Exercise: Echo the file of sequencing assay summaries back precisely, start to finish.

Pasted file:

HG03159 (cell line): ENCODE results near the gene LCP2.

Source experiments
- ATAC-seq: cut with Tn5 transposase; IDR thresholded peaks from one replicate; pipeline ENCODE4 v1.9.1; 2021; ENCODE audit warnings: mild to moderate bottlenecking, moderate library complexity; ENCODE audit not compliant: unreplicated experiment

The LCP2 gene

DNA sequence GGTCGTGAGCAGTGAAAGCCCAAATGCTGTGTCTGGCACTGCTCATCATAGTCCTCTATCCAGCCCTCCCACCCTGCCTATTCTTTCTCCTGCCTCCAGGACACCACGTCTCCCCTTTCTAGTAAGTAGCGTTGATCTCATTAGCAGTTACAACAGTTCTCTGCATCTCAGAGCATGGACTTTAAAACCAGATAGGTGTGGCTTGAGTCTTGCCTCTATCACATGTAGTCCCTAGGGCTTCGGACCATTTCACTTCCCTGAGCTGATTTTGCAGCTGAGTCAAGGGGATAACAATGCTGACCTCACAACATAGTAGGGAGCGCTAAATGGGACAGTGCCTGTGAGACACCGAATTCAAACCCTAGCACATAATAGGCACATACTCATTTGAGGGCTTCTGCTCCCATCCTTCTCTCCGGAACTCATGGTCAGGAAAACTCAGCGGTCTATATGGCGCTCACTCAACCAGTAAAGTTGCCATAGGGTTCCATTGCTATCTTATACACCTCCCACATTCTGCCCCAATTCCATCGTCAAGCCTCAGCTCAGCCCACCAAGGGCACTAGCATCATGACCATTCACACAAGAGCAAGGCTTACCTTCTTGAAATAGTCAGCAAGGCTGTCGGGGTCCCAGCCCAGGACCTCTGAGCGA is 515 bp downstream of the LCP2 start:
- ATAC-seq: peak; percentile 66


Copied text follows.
HG03159 (cell line): ENCODE results near the gene LCP2.

Source experiments
- ATAC-seq: cut with Tn5 transposase; IDR thresholded peaks from one replicate; pipeline ENCODE4 v1.9.1; 2021; ENCODE audit warnings: mild to moderate bottlenecking, moderate library complexity; ENCODE audit not compliant: unreplicated experiment

The LCP2 gene

DNA sequence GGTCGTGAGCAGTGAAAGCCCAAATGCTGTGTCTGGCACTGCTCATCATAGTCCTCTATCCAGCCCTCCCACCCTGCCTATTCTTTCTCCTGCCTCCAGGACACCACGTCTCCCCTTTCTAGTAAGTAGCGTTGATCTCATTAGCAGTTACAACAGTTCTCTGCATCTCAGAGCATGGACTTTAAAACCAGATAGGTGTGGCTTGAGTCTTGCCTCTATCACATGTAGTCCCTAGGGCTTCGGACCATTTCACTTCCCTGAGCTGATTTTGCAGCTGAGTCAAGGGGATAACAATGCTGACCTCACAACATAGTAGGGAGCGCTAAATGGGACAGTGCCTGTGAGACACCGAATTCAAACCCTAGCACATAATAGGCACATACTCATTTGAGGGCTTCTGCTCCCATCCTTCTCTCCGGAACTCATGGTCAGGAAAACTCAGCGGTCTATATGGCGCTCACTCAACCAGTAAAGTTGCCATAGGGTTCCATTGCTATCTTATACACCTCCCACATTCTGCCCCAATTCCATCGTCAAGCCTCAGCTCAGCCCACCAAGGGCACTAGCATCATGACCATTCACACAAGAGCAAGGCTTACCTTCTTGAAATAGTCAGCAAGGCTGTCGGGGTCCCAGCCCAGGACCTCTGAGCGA is 515 bp downstream of the LCP2 start:
- ATAC-seq: peak; percentile 66